When design firm Arc90 relaunched its Readability Web service last week, it tried to solve two problems at once: that ad-cluttered Web pages make reading long articles a chore; and that no way exists for Web publishers to accept small sums of money for the articles that people read online.
In return for a monthly fee of $5 or more (depending on a person’s generosity), Readability users get a new button in their browser that lets them make micropayments to publishers while reading articles with no unwanted clutter. Clicking the button while viewing an article on a webpage extracts the text of that article and places it on a plain background in a clean, e-book-like format. Each time a person reads an article in this way, a portion of their monthly fee is allocated to the article’s publisher. After taking a small cut, Readability splits a person’s monthly fee between the sites they used the tool on, in proportion to the number of articles read from each source.
Readability originally launched in 2009 as a free service. Its strategy of slurping up the text of Web pages to provide a better reading experience helped inspire others. Instapaper, for example, is an app that helps people read long-form content on smart phones and the iPad; Flipboard creates a magazine-style layout from Web articles collected from multiple sources. Apple has even incorporated Readability’s open-source software into its Safari browser, adding a “reader” mode. However, some publishers have complained about such tools because they take away the advertising that readers would normally see.
If successful, Readability’s new feature could help offset such feelings by creating a new revenue channel, says Richard Ziade, creator of Readability and a founding partner at Arc90. The new model has also been embraced by Instapaper, providing it as an option for its more than a million users.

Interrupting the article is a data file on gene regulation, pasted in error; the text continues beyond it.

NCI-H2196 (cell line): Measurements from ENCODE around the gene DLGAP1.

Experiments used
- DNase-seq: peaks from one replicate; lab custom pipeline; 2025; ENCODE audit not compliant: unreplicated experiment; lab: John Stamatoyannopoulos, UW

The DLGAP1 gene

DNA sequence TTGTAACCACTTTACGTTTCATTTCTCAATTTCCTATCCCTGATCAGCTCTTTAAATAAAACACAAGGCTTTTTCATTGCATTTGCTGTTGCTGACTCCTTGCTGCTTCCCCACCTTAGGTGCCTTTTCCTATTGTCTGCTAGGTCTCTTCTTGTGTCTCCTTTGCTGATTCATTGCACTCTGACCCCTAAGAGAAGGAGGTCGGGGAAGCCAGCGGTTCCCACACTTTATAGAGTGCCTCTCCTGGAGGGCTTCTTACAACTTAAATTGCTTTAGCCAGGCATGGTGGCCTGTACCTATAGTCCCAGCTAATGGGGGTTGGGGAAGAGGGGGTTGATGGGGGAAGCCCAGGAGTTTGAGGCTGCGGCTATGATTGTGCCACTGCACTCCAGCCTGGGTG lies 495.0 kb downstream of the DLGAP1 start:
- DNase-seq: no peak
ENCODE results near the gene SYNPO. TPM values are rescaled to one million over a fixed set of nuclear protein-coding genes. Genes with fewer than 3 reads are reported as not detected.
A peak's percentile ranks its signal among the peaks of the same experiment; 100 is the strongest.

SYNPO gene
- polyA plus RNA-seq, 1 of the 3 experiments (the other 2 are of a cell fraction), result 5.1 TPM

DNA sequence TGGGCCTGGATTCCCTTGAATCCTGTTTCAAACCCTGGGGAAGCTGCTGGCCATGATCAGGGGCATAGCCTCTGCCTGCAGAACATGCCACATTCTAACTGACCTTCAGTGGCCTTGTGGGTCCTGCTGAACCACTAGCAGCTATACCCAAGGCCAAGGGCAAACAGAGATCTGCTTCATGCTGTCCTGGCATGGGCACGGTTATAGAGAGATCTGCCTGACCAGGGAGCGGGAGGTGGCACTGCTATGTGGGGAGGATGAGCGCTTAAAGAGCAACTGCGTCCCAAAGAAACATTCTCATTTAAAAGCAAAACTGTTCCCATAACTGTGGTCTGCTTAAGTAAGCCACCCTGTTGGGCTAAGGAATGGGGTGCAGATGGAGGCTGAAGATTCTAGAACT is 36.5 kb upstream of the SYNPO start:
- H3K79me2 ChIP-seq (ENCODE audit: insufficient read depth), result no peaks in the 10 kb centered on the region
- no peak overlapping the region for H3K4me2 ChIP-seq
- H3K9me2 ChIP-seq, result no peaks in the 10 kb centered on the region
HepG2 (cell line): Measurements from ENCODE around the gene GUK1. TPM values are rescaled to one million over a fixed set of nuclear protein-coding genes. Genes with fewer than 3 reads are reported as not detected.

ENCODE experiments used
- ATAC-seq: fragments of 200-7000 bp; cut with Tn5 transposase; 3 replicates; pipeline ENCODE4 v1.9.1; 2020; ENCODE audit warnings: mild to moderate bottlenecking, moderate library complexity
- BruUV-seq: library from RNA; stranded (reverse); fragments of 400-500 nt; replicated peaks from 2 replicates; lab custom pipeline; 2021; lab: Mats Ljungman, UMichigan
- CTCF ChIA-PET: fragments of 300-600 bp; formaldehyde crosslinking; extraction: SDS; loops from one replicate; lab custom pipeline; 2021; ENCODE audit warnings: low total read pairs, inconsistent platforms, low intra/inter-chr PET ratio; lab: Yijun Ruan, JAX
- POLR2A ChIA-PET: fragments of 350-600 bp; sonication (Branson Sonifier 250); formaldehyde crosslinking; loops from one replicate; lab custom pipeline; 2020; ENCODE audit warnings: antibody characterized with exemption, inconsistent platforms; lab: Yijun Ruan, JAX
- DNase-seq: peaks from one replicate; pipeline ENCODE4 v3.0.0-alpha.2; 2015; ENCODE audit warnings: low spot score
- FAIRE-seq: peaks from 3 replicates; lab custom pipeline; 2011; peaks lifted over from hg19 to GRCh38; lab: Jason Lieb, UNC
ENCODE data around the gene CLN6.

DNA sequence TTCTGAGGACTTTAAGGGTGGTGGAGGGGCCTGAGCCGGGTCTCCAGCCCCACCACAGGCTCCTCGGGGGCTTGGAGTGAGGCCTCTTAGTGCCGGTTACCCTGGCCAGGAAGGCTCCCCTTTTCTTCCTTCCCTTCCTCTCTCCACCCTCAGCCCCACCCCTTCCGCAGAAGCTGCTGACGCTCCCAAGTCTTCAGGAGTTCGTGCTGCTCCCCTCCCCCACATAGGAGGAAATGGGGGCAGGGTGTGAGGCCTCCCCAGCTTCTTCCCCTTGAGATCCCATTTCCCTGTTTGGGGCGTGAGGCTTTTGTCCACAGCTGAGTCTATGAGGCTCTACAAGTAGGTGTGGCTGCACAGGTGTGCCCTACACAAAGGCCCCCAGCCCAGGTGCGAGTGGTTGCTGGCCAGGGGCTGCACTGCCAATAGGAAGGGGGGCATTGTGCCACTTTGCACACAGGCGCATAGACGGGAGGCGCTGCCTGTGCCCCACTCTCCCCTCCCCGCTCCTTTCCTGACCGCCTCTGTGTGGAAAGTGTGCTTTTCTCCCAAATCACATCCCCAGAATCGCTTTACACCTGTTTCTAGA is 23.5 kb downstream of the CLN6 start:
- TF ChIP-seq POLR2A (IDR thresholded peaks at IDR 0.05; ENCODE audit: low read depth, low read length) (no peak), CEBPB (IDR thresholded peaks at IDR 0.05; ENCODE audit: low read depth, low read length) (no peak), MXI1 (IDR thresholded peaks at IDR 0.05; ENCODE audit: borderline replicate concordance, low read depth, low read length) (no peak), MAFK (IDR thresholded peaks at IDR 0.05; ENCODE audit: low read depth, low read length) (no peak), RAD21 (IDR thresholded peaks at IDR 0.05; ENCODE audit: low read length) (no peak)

“The iPad has shown that people will pay for a better reading experience,” says Ziade. “We’re offering that on the Web.” Many magazines have popular paid-for iPad apps despite also offering the same content for free, in a less readable format, online. The free version of Readability will remain available, but the subscription version has new features, including the ability to save articles for reading later, even when offline.
Readability’s new release provides a new take on the older and troubled idea of micropayments-charging small sums of money for Web content. Previous efforts to implement micropayments have been scuppered by the high transaction fees relative to the small figures changing hands, and the distaste of users for anything that slows down browsing. “We don’t slow down readers by asking them to make purchasing decisions all the time,” says Ziade. “The payments are implicit and based on your activity.”
Readability holds the money allocated to a particular website until its publisher takes action to claim it, after which it get the funds as well as access to a tool that provides statistics on how people access the site using Readability. Hundreds of site owners have already signed up, says Ziade, who describes them as a mixture of individual bloggers as well as larger publishers. Tools are available for any third party to build Readability’s new payment service into its own software, for example iPhone apps or a browser.
Dan Kennedy, an assistant professor at Northeastern University’s School of Journalism, is a user of Readability’s existing free service. “I can’t say I’m as enthusiastic about this new direction,” he says. “I think that mandatory micropayments makes some sense, although progress has been slow—but making it voluntary seems less promising.”
However, Kennedy notes that a not-dissimilar funding model has proven capable of supporting media. “This model isn’t so different from public radio or TV—most people don’t pay but some do voluntarily,” he notes.
Ziade argues that subscribers will get more than just a warm glow: “They also receive a great reading tool that works across reading devices and makes reading on the Web far more enjoyable.”
Tom Simonite is the I.T. editor of software and hardware for Technology Review.